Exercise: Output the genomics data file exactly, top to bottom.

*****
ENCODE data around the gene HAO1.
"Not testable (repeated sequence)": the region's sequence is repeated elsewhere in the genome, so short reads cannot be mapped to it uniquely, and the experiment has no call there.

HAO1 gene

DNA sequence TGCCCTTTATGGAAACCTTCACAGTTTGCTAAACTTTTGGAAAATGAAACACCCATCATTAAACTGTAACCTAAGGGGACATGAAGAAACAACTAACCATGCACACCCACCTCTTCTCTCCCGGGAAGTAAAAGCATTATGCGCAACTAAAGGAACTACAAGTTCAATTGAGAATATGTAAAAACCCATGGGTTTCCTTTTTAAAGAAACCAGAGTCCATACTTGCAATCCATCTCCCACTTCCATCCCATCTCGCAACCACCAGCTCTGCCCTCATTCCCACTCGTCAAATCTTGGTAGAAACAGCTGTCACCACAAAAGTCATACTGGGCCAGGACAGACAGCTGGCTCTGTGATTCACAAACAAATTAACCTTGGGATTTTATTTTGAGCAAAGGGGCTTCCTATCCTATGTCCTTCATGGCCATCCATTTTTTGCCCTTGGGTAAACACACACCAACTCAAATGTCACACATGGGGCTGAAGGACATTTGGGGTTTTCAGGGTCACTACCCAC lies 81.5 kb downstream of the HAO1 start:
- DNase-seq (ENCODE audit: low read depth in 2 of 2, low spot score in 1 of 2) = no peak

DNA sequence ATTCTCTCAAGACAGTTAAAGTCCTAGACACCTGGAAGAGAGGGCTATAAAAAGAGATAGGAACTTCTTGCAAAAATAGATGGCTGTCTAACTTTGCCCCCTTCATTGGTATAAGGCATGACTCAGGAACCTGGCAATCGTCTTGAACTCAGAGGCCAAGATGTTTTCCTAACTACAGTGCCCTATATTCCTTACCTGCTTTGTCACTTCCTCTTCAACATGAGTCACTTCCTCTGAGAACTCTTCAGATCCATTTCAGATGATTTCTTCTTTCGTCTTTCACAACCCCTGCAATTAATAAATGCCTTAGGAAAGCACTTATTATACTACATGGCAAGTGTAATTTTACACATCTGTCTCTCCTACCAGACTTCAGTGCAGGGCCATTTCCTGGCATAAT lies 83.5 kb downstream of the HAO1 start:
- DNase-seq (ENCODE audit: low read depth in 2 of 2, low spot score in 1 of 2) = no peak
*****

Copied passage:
ENCODE data around the gene HAO1.
"Not testable (repeated sequence)": the region's sequence is repeated elsewhere in the genome, so short reads cannot be mapped to it uniquely, and the experiment has no call there.

HAO1 gene

DNA sequence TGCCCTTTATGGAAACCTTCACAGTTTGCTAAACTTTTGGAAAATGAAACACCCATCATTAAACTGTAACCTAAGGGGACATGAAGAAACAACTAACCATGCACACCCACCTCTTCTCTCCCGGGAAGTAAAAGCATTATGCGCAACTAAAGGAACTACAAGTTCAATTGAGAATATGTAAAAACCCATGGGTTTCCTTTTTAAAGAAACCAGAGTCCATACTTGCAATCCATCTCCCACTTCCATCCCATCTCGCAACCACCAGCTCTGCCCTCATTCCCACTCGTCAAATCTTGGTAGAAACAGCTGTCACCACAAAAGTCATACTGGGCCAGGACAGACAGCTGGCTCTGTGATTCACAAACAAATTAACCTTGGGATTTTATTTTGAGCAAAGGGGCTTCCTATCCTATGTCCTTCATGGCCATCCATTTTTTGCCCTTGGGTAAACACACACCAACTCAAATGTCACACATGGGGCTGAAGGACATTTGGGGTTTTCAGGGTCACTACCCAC lies 81.5 kb downstream of the HAO1 start:
- DNase-seq (ENCODE audit: low read depth in 2 of 2, low spot score in 1 of 2) = no peak

DNA sequence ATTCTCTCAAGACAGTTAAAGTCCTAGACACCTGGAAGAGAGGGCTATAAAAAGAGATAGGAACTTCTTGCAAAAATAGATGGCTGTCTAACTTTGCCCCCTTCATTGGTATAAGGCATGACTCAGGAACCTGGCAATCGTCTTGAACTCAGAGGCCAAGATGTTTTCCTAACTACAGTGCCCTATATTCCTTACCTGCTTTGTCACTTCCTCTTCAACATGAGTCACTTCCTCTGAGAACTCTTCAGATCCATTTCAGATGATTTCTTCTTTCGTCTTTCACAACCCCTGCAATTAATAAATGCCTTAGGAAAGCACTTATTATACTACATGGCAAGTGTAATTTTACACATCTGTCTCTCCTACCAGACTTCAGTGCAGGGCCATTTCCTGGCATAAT lies 83.5 kb downstream of the HAO1 start:
- DNase-seq (ENCODE audit: low read depth in 2 of 2, low spot score in 1 of 2) = no peak